by Gary Foreman
We're wondering if we should sell our house. My husband recently returned to school to get his degree, which will take two years of full time school. He's working part time while he's in school and I work full time as a social worker.
Our mortgage payment is $1,030 a month--no problem when we were both working full time. Now that his income has been drastically reduced, the mortgage feels very steep. What about selling the house, using the equity to pay off our $20,000 second mortgage, and moving into a place that costs less per month? Rental costs in Denver are high, at $750+ for a two bedroom apartment. Is it smart to use your big asset to pay off debt and "slim down" for a few years, or is it stupid to give up a chance to continue earning equity?
Erin has actually asked a two-part question. Can she save money by moving to a smaller place for a few years? And, if she sells, will she regret not building equity during that time? The first question is easier than the second one so let's start there.
The difference between her mortgage ($1,030) and rent (we'll assume $750) is only $280. So that's about what she'd save each month. If her monthly payment doesn't escrow for insurance and property taxes she'll be able to add that to her monthly savings.
A moving cost calculator at realtor.com estimates that it would cost $1,395 to move a two bedroom home. So the first five months worth of savings would go to the moving company.
Erin shouldn't forget that there are a lot of small costs to moving that get overlooked. Things like shelf paper for the kitchen cabinets and picture hangers aren't terribly expensive, but they do add up.
And, it's not just the money involved. She'll spend hours notifying everyone of the new address. It doesn't take much for a credit card bill to get lost in the moving shuffle. A tardy payment can cost you a late fee plus a black mark on your credit history.
There are other costs to selling and buying a home. Erin could end up paying a commission to the real estate agent. Rates vary, but it's not uncommon for them to be 6% of the selling price. On a $150,000 home that's $9,000. That works out to 32 months of the rental savings.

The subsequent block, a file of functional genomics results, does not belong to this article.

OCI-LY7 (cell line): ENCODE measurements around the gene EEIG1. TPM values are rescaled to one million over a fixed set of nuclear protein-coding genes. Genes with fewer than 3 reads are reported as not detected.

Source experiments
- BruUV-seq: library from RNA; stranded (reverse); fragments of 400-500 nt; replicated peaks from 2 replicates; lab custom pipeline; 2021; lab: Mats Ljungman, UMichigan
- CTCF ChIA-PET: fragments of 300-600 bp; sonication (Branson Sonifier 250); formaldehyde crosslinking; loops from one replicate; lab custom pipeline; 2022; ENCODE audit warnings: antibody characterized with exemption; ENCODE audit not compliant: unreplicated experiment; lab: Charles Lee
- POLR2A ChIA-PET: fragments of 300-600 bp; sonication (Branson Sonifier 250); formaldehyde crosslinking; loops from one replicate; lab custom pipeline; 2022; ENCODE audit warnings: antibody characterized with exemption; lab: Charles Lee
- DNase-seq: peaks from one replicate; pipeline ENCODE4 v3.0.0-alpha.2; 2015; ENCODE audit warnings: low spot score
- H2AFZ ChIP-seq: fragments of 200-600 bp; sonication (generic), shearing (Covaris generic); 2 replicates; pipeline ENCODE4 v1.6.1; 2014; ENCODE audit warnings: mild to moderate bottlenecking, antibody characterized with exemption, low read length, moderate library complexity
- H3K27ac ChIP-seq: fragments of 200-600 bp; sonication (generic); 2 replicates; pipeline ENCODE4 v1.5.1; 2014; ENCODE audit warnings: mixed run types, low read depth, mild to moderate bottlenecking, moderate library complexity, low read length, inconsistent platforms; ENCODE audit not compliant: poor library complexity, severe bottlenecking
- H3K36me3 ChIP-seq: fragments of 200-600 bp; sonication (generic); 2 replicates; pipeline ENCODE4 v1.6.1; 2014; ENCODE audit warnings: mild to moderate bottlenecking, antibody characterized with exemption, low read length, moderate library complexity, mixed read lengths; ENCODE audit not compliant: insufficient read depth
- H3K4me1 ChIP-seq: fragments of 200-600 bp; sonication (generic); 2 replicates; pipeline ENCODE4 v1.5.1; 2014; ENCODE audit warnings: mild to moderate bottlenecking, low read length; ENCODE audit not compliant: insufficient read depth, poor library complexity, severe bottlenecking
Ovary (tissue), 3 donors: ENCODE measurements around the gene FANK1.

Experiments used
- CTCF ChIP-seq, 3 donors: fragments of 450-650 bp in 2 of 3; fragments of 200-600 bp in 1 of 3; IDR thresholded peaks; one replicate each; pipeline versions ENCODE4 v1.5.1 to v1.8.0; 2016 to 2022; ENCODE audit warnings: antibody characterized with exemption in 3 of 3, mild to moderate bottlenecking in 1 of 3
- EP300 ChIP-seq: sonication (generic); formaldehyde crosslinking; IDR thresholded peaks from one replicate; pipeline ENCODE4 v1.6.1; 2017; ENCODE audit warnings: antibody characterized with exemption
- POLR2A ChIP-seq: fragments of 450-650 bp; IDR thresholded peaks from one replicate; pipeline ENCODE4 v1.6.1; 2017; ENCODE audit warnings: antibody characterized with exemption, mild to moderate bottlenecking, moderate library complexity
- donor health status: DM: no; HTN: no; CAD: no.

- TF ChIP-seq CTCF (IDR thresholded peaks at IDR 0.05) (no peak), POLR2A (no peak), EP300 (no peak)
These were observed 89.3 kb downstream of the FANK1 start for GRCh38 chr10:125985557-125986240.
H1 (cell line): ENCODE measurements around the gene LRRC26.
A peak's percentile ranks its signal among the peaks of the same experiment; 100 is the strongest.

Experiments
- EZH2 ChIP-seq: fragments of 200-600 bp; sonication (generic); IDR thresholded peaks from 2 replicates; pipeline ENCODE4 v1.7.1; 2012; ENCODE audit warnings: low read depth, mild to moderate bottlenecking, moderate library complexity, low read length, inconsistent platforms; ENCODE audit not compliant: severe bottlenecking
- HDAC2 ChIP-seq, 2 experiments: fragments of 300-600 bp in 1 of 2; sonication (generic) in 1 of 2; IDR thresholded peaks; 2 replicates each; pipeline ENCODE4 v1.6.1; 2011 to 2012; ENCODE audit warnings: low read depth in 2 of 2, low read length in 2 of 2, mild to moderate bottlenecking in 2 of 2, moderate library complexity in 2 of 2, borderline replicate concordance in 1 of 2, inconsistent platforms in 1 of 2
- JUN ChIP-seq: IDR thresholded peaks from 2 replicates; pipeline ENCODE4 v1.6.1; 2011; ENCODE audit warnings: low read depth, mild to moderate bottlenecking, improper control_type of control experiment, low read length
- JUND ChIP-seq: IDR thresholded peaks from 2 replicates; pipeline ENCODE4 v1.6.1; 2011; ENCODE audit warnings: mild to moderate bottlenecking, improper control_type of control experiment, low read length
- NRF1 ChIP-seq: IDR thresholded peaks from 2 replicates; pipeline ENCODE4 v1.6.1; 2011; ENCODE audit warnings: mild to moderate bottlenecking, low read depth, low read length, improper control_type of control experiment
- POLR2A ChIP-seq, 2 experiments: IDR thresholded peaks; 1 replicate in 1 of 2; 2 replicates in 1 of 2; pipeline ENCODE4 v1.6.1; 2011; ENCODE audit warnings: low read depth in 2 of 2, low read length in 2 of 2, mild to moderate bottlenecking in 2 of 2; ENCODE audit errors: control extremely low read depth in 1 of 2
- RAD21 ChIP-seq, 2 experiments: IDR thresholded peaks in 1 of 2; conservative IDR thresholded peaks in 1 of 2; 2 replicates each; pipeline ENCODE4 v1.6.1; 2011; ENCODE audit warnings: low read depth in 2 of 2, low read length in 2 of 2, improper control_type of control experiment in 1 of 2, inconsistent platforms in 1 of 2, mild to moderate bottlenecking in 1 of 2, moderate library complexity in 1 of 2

So it doesn't look like Erin is going to save much by selling and moving. But what about her equity?
There are two ways to build home equity. The first - paying down principal on your mortgage - happens every time you make a mortgage payment. Erin can look at her mortgage amortization table and add up how much equity she'd build during the two-year period.
The second aspect to home equity is housing appreciation. She can't predict housing prices accurately but it is possible make a guess as to what will happen. Not owning a home for two years could be very expensive. To illustrate, if a $150,000 home appreciated 10% over two years, Erin's home would be worth an additional $15,000. That's about $625 in lost equity per month.
So, if they don't sell, what should Erin do? First, recognize that the amount of debt they carry limits their options. It's admirable that her husband went back to school. But he might have to work full-time and go to school part-time. And that could be a good strategy. Many employers will pay for college classes that are related to an employee's work.
Another option would be to try to reduce their expenses in other areas. Chopping out $280 a month won't be easy. Start by eliminating any extravagant spending. Then Erin should study their spending in major areas like food and autos for potential savings.
A final option would be move into an apartment, but not sell her home. Presumably rental income on their home would be sufficient to pay the mortgage. Erin would still face the moving expenses, but wouldn't have to pay the costs of selling her home. And she'd still be building equity. Before taking this step, however, Erin needs to check out how it would affect her mortgage, insurance and tax situations.
It might be tough for Erin and her husband for awhile. But the good news is that his earning potential will increase dramatically once he's completed his degree. According to the 2001 U.S. Statistical Abstract, mean income for a person with a college degree is $25,000 higher than for someone with a high school diploma.
Gary Foreman is a former financial planner and purchasing manager who founded The Dollar Stretcher.com website and newsletters in 1996. He's been featured in MSN Money, Yahoo Finance, Fox Business, The Nightly Business Report, US News Money and he's a regular contributor to CreditCards.com. You can follow Gary on Twitter or visit Gary Foreman on Google+. Gary is also available for audio, video or print interviews. For more info see his media page.
Take the Next Step:
- If you haven't looked for a lower mortgage rate in the past year you could be wasting money each month. Use our simple tool that compares different lenders to see what your monthly mortgage payment could be. It's private, only takes a minute and could show you how to save thousands!
Trending on TDS
- Will baby boomers have enough to retire?
- Should you use a financial planner for retirement?
- Every penny counts when paying down debt
- Cash management for an elderly parent
- 8 ways to make the most of your tax refund
- 9 ways to save on long-term care insurance
- 5 poor ways to save (and how to do better)
- Avoid these 10 common tax-filing mistakes
- 9 financial planning rules for women
- 8 things to put on your financial bucket list
- 5 big bills you can cut fast
- Money-saving secrets of the rich and frugal